REGIONAL- Frontier Communications filed for Chapter 11 bankruptcy protection this past week as it struggles to restructure a massive debt load while maintaining uninterrupted services to consumers. …
REGIONAL- Frontier Communications filed for Chapter 11 bankruptcy protection this past week as it struggles to restructure a massive debt load while maintaining uninterrupted services to consumers.
However, the move won’t halt an ongoing investigation by Minnesota Attorney General Keith Ellison into the company’s business practices.
Frontier provides phone and internet service to a large portion of the Timberjay coverage area, including Ely, Tower, Crane Lake, and surrounding areas.
“We are undertaking a proactive and strategic process with the support of our bondholders to reduce our debt by over $10 billion on an expedited basis,” said Robert Schriesheim, chair of the finance committee for the Frontier board of directors. “We do not expect to experience any interruption in providing services to our customers.”
Between 2020 and 2025 the company has about $11.8 billion in debt obligations coming due, the majority of it unsecured, according to company reports. As of Dec. 31, 2019, the company’s total indebtedness was $17.5 billion.
By filing for Chapter 11 protection the company was able to obtain commitments for $460 million in new financing that will provide necessary flexibility to keep services afloat. Frontier also will continue with a sale of its operations and assets in Oregon, Washington, Idaho, and Montana to Northwest Fiber for $1.352 billion.
As a result of the filing, Frontier’s common stock is being dropped from the NASDAQ stock exchange effective on April 24. On April 17, 2019, Frontier stock on NASDAQ was trading at $2.59 a share; exactly one year later, the price per share had dropped to just 22 cents. Five years ago this month, Frontier stock was trading for just over $105 per share.
Questions about Frontier’s poor service quality and business practices were first highlighted in an investigative report in the Timberjay in late 2017. That report prompted the Minnesota Public Utilities Commission to order an investigation by the state’s Department of Commerce, an investigation that revealed widespread problems in Frontier service territory across the state. Last August, state regulators and Frontier reached agreement on a settlement that offered customers some financial relief for past service lapses. The company is also now required to regularly report on its handling of complaints.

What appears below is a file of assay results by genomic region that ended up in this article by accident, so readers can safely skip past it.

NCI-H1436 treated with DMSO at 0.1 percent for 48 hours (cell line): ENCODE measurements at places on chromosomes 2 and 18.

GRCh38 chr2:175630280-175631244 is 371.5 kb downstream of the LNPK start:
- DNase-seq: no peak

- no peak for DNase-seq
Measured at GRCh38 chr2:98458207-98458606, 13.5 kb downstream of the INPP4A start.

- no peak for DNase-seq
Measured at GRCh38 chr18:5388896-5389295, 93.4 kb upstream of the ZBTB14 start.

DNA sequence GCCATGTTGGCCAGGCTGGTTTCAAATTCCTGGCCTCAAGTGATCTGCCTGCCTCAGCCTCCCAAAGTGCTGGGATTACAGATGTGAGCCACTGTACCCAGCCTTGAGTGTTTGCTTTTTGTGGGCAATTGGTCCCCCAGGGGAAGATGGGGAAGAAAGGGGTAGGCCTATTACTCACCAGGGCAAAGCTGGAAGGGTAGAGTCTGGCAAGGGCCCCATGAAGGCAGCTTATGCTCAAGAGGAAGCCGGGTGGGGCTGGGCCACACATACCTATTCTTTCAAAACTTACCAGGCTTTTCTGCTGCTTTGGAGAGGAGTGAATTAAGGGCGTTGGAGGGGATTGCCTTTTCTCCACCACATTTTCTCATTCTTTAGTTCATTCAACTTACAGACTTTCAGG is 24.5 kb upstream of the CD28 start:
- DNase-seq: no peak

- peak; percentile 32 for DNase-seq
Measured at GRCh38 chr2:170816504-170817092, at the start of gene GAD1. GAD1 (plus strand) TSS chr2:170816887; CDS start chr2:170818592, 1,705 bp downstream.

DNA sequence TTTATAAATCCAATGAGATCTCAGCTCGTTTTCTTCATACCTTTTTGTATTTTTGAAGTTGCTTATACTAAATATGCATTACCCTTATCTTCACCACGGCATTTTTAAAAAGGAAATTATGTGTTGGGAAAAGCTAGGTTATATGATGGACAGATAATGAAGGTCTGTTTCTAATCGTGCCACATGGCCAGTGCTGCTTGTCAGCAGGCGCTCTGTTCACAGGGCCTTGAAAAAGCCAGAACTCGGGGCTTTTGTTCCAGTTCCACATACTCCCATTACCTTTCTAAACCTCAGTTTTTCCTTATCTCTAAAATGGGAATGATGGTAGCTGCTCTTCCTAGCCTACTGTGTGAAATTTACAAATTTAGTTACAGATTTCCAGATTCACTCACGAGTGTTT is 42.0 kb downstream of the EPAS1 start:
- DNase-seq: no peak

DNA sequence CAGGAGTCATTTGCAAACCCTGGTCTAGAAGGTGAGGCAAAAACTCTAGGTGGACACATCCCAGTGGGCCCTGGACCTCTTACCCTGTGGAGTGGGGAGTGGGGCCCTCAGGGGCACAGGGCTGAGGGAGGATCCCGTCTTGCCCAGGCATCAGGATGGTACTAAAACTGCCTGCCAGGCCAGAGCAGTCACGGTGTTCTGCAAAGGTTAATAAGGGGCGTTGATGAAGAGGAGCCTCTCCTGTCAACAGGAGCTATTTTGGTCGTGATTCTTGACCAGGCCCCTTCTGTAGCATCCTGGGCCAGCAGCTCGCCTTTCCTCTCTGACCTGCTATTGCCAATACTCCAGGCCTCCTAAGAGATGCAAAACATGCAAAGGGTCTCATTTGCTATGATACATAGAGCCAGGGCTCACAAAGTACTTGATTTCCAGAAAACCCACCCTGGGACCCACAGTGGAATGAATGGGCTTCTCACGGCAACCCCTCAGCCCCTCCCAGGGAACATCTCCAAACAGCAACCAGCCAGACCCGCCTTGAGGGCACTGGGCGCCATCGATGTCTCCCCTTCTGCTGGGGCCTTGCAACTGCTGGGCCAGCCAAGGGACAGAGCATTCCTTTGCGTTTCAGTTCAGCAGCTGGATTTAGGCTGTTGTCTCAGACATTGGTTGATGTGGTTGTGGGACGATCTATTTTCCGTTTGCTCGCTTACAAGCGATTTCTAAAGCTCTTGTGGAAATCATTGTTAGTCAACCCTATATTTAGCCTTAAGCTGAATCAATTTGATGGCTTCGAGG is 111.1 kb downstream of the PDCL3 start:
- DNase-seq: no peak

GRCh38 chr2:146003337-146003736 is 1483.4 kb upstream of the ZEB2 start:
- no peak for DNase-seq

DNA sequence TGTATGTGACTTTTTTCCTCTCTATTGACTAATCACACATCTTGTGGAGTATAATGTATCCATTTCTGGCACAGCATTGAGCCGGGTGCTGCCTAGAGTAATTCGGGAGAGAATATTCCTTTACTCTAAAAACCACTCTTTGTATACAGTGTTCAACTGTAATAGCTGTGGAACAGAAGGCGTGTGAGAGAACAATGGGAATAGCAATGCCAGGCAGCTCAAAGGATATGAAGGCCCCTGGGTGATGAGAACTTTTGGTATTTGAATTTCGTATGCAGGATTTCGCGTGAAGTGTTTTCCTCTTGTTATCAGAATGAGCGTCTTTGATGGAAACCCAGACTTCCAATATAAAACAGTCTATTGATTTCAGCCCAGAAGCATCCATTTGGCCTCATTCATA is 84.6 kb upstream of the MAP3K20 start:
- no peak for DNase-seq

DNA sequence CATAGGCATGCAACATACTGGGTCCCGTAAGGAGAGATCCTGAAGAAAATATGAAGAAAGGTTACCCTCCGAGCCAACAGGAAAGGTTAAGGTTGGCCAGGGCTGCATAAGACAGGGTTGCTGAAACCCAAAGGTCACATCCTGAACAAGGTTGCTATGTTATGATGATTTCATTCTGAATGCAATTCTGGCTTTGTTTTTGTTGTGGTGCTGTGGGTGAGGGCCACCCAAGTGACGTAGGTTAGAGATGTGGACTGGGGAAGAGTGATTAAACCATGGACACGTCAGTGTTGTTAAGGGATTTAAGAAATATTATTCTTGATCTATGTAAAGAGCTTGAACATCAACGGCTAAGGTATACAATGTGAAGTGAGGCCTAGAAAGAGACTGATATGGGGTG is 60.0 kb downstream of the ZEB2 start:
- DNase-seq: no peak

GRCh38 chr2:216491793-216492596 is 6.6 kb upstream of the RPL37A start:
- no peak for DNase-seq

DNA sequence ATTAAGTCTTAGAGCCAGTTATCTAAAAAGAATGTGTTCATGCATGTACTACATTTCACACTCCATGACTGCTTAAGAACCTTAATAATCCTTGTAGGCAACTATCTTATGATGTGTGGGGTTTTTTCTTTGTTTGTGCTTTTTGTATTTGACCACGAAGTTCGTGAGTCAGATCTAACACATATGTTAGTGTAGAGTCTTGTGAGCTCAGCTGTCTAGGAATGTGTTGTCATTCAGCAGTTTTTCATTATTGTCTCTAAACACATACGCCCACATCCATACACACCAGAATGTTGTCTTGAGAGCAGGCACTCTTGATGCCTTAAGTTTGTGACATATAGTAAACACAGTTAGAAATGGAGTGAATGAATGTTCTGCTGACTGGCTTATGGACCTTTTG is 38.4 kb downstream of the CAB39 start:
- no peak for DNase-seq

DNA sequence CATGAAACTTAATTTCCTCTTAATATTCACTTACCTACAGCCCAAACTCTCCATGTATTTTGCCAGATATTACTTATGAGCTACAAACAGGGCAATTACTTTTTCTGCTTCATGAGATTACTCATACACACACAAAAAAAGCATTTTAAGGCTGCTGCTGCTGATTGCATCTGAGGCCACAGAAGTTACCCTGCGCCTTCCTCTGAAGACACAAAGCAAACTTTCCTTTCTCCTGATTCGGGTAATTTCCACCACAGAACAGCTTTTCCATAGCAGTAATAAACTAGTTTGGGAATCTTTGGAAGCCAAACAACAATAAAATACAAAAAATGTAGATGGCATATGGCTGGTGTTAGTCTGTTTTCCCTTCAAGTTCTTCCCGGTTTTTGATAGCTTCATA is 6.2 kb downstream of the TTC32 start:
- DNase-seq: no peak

Meanwhile, before the Department of Commerce investigation was complete, Attorney General Ellison initiated his own investigation of Frontier’s promotions, advertising, sales, billing, and provision of internet and telephone services, pursuant to Minnesota’s consumer protection laws.
In an April 16 press release reaffirming his ongoing investigation, Ellison noted that about 90,000 Minnesota households and businesses get telephone service through Frontier, and many more get internet through the company, particularly in rural areas.
“Part of being able to afford your life means knowing the full cost of what you’re getting, getting what you were promised, not being overcharged for things you didn’t ask for, and not being unfairly charged to get rid of things you didn’t ask for,” Ellison said. “But when people signed up for telephone or internet service with Frontier, that’s what happened to them. That’s why regardless of Frontier’s bankruptcy filing, my office is going to keep investigating Frontier, advocate for changes to their business practices, and protect Frontier’s customers in Minnesota.”
New York, Ohio, and West Virginia have instigated similar investigations against Frontier.
While internal Frontier documents frequently use the term “legacy products” to describe services like voice landlines and DSL internet service, in laymen’s terms those would be described as “out of date” or “behind the times.”
Frontier covers 79 percent of its service area with an aging copper-wire-based DSL network, a far slower and less reliable system than the fiber-optics systems used by its competitors, according to a company presentation made just three weeks ago. Frontier has steadily lost customers who have abandoned their land lines for cell phones and voice-over-IP phone service, as well as faster internet. With half of the company’s revenue coming from its residential customers, revenues have also taken a nose dive.
A look at available Frontier residential plans in Tower, Ely, and Crane Lake reveals significant network disparities. Tower internet service plans top out at just 12 Mbps, while Ely subscribers can access a 25 Mbps plan. Conversely, the company advertises a much faster 90 Mbps plan for Crane Lake.
While the plan to reorganize its debt under Chapter 11 court protection gives Frontier the ability to continue services uninterrupted for now, the action has the potential to make it harder to obtain additional long-term capital commitments to overhaul its increasingly obsolete network. According to an article in Forbes, only about 25 percent of companies that file for Chapter 11 bankruptcy ultimately survive.
Additional information for customers, vendors, investors, and company retirees is available online at www.frontierrestructuring.com.
Individuals and businesses that have experienced or continue to experience issues with Frontier are encouraged to report complaints to the Attorney General’s office by calling 800-657-3787, by filing a complaint online at ag.state.mn.us/office/complaint.asp, or by writing the office at 445 Minnesota St., Suite 1400, Saint Paul, MN 55101.